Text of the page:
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"Flash of Two Worlds"

Cover of The Flash vol. 1, 123 (Sept, 1961).Art by Carmine Infantino, pencils, and Murphy Anderson, inks.
Publisher DC Comics
Publication date September 1961
Genre Superhero
Title(s) The Flash #123
Main character(s) Flash (Barry Allen)
Flash (Jay Garrick)
Creative team
Writer(s) Gardner Fox
Penciller(s) Carmine Infantino
Inker(s) Joe Giella
Editor(s) Julius Schwartz

"Flash of Two Worlds!" is a landmark [1] comic book story that was published in The Flash #123 (Sept. 1961). It introduces Earth-Two, and more generally the concept of the multiverse, to DC Comics . The story was written by Gardner Fox under the editorial guidance of Julius Schwartz (whose subsequent autobiography was titled Man of Two Worlds), and illustrated by Carmine Infantino.

Contents

Plot summary

At a charity event organized by Iris West, the Flash is using his super-speed to perform magic tricks. During a rope climbing trick, the Flash begins vibrating his molecules to appear invisible when he suddenly disappears from the stage. He finds himself outside in a strange city, which he discovers to be Keystone City, the home of the Golden Age Flash. Keystone City is located on Earth-Two (not named as such in this story)[2], an Earth in a parallel universe. On Barry Allen's world, the Golden Age Flash is thought to be a fictional comic book character. Barry looks up Jay in the phone book, and introduces himself to the older speedster. On this Earth Jay had retired years earlier and married his long time girlfriend Joan Williams.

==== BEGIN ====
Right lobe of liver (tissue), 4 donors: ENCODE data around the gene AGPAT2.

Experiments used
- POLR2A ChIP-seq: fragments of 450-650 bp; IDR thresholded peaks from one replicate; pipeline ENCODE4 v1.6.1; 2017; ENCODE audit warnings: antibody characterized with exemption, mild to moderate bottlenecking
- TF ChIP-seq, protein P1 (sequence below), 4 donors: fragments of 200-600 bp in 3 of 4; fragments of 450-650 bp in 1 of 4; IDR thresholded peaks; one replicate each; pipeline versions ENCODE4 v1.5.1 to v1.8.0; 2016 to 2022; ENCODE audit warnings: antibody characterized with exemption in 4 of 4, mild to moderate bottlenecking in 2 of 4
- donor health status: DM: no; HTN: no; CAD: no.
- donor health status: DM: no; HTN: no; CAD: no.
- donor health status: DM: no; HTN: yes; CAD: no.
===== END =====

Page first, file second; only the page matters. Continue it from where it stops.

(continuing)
Meanwhile, three of Jay's archenemies, the Fiddler, the Shade, and the Thinker, have joined forces to bring their old nemesis out of retirement. The Flashes split up, with Barry taking on the Thinker and Jay against the Shade, but they are unable to defeat them. The two criminals meet afterwards and realize there are two Flashes, they hurry to warn the Fiddler of this turn of events. The Fiddler has managed to stop the two Flashes with his musical powers, and orders the two speedsters to commit robberies for him. Just as the trio are about the flee with their loot, the two Flashes capture them. It turns out that they had put jewels in their ears to block the Fiddler's mind-control music, and played along in order to fool the criminals. Barry returns to his Earth after Jay announces he is coming out of retirement.

Effects of the story

The success of "Flash of Two Worlds" encouraged DC to revive many of its Golden Age characters. Eventually, crossovers between the two Earths would become an annual feature in the Justice League of America comics, beginning with issue #21, "Crisis on Earth-One!" (August 1963), and culminating in the 12-issue mini-series, Crisis on Infinite Earths.

The cover itself has become an iconic image, and has been referenced in the covers to Flash v.1 #147 (Sep. 1964), Dark Horse Presents #67 (November 1992), Flash v.2 #123 (Mar. 1997), and Impulse #70 (Mar. 2001), among others.

In 2004, a copy of The Flash #123 sold at auction for $23,000.[3]

Other media

Paul Levitz said that an animated film version of The Flash #123 ("Flash of Two Worlds") just might be in development as part of the DC Universe Original Animated Movies.

The comic was referenced in the September 28, 2009 episode of "The Big Bang Theory" (season 3 episode #2). It was the comic lost by Sheldon on the cricket bet to Wolowitz.

Notes

  1. ^ "Julius Schwartz". The Telegraph. 2004-02-11. http://www.telegraph.co.uk/news/obituaries/1454023/Julius-Schwartz.html. Retrieved 2008-11-22.  
  2. ^ The name "Earth-Two" does not appear until "Crisis on Earth 1!" in Justice League of America #21.
  3. ^ "Heritage Auction Hits $1.7 Million". Scoop. 2004-06-18. http://scoop.diamondgalleries.com/scoop_article.asp?ai=5511&si=123. Retrieved 2007-06-09.  

References

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